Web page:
The Monday Market Minute
- Global stocks plunge after emergency Fed rate cut underscores economic weakness, with more pain to come, from the coronavirus pandemic.
- Fed slashes benchmark rate by 1% to a range of 0% to 0.25%, matching the lowest on record, after an emergency Sunday meeting.
- Central banks in Japan, New Zealand and Australia follow suit with rate cuts or liquidity support, capping decline for the US dollar.
- European stocks fall to 2012 lows as travel and leisure stocks dive, while Asia hits the lowest since 2017.
- U.S. stocks hit 'limit down' levels shortly after the opening bell and resume declines when trading resumed, with the Dow last down more than 2,100 points.
Global stocks plunged Monday, while U.S. stocks hit 'limit down' levels at the start of trading, as investors reacted to an emergency rate cut from the Federal Reserve and came to terms with the extent of the economic damage wrought by the coronavirus pandemic.
The Fed slashed its benchmark lending rate by a full 1% Sunday to a range of 0% to 0.25%, matching the record low last seen during the peak of the global financial crisis in 2008.
The Fed Funds rate now sits in a range of between 0% and 0.25% after the surprise 100 basis point cut, which comes just two days before the Fed's scheduled two-day policy meeting on March 17. The central bank also said it would re-start its quantitative easing program, with at least $700 billion in new bond and mortgage backed securities purchases over the coming weeks.
Several other central banks around the world followed suit Monday, with the Bank of Japan ramping up its asset purchase program, the Reserve Bank of Australia providing further liquidity injections and the Bank of New Zealand cutting its benchmark rate by 75 basis points to 0.25%.
The moves failed to steady investor nerves in the face of the rapidly-spreading coronavirus, which has infected more than 156,000 people around the world -- from an original 39 in the Chinese city of Wuhan on January 8 -- and caused at least 5,800 deaths.
From an economic point of view, the damage is yet to be calculated, although data from China today indicated the steepest falls on record for both industrial output and retail sales over the first two months of the year, and Goldman Sachs is predicting a U.S. recession with a second quarter GDP contraction of around 5%.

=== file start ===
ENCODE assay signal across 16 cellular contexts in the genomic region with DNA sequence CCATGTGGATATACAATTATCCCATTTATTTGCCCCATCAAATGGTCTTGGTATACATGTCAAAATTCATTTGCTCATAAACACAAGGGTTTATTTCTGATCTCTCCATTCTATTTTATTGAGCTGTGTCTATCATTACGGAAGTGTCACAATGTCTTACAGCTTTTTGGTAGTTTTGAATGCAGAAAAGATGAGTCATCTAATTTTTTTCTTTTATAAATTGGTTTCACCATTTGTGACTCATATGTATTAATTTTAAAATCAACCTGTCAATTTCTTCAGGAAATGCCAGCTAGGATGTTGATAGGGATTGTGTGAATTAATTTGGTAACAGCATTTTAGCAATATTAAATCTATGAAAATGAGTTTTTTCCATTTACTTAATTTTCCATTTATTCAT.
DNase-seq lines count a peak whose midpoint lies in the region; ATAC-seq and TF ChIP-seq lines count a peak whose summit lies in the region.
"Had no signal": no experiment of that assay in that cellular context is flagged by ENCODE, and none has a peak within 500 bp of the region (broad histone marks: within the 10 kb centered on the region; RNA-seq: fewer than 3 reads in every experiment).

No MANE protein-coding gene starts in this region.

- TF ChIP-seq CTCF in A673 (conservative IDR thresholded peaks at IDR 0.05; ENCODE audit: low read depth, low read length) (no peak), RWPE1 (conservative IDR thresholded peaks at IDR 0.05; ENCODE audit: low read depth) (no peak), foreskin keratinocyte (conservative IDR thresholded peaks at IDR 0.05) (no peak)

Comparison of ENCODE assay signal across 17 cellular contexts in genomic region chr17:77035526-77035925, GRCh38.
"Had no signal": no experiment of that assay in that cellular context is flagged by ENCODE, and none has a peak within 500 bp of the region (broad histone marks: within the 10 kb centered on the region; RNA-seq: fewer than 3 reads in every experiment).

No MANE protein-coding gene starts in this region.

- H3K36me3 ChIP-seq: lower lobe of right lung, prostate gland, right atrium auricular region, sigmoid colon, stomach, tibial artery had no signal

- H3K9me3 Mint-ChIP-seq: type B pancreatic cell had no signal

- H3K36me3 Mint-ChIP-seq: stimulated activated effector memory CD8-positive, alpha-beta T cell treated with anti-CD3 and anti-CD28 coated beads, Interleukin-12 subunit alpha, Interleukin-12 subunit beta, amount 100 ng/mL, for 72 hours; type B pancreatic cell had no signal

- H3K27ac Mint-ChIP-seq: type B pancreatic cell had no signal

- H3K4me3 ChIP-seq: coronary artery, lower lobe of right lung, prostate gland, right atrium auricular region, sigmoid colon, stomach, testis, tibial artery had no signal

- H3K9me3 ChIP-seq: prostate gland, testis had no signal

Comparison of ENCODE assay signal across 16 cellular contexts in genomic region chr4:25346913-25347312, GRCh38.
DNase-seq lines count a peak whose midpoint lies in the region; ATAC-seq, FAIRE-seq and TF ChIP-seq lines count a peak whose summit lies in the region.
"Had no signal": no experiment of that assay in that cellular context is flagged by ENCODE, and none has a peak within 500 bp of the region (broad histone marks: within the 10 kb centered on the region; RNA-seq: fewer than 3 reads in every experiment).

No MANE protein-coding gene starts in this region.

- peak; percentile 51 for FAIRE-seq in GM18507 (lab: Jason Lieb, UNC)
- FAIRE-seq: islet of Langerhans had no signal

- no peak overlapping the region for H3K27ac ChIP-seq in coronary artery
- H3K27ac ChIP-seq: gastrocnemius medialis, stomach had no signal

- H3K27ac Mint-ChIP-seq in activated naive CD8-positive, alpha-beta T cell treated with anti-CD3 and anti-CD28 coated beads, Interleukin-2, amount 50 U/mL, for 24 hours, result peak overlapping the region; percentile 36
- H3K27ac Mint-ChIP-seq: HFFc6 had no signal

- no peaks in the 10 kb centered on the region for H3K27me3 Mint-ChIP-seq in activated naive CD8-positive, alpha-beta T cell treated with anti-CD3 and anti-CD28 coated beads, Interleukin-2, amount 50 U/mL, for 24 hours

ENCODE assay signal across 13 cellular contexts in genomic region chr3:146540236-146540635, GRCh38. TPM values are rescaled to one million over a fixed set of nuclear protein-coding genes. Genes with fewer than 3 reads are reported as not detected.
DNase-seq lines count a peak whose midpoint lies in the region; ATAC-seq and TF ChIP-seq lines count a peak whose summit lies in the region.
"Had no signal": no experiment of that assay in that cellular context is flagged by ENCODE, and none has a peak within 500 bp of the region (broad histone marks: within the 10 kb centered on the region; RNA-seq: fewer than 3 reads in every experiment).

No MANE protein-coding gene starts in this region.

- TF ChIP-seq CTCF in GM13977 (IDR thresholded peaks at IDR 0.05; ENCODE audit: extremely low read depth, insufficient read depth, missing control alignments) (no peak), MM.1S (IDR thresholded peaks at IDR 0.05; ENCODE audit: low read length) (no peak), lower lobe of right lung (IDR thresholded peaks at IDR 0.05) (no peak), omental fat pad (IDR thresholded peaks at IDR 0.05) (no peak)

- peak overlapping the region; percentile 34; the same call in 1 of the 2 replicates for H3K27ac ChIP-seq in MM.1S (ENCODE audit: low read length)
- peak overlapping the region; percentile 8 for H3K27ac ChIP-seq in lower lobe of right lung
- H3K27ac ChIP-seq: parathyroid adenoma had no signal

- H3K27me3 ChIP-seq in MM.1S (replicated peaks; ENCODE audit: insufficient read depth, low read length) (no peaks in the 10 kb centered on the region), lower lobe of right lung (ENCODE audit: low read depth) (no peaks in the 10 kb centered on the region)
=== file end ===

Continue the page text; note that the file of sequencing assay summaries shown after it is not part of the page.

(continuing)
With that grim picture in focus, and investors driving cash into safe-haven assets, U.S. equity futures remained 'limit down' in early pre-market trading while European stocks fell to levels last seen during the region's debt crisis in 2012.
All three U.S. benchmarks were suspended for 15 minutes after hitting "level 1" circuit breaker levels shortly after the opening bell, with the S&P 500 plunging 8%, or 220.55 points to 2,490.47 points. The Dow Jones Industrial Average fell 9.71%, or 2,250.46 points, to 20,933.16 points while the Nasdaq tumbled 6.12%, or 482.15 points, to 7,392.7 points.
The Dow fell further once trading resumed at 9:45 am Eastern time, plunging 11.05%, or 2547 points, while the S&P tumbled 10.6%, or 286.81 points.
The Stoxx 600 Europe index plunged 8.9% in Frankfurt trading, to hit the lowest levels since 2012, lead to the downside by travel and leisure stocks as well as basic materials and energy sector assets, while the FTSE 100 fell 7%, to trade under the 5,000 point mark, as the pound slumped to 1.2244 against the U.S. dollar.
In Asia trade, the safe-haven yen rose 1.8% against the U.S. dollar to 105.97 while the U.S. dollar index, which tracks the greenback against a basket of six global currencies, was marked 0.63% lower at 98.11.
Benchmark 10-year Treasury notes, meanwhile, rallied by 32 basis points to 0.6401% before easing to 0.765% while 2-year notes were pegged 17 basis points lower at 0.338%.
Brent crude futures contracts for May delivery, the global benchmark, were last seen $4.15 lower from their Friday close in New York and trading at $29.70 per barrel, while WTI contracts for April delivery were marked $3.19 cents lower at $28.54 per barrel.
Overnight in Asia, the region's broadest measure of shares, the MSCI ex-Japan benchmark, slumped 5% to the lowest levels since early 2017 while the Nikkei 225 fell 2.5% to end the session at 17,002.04 points.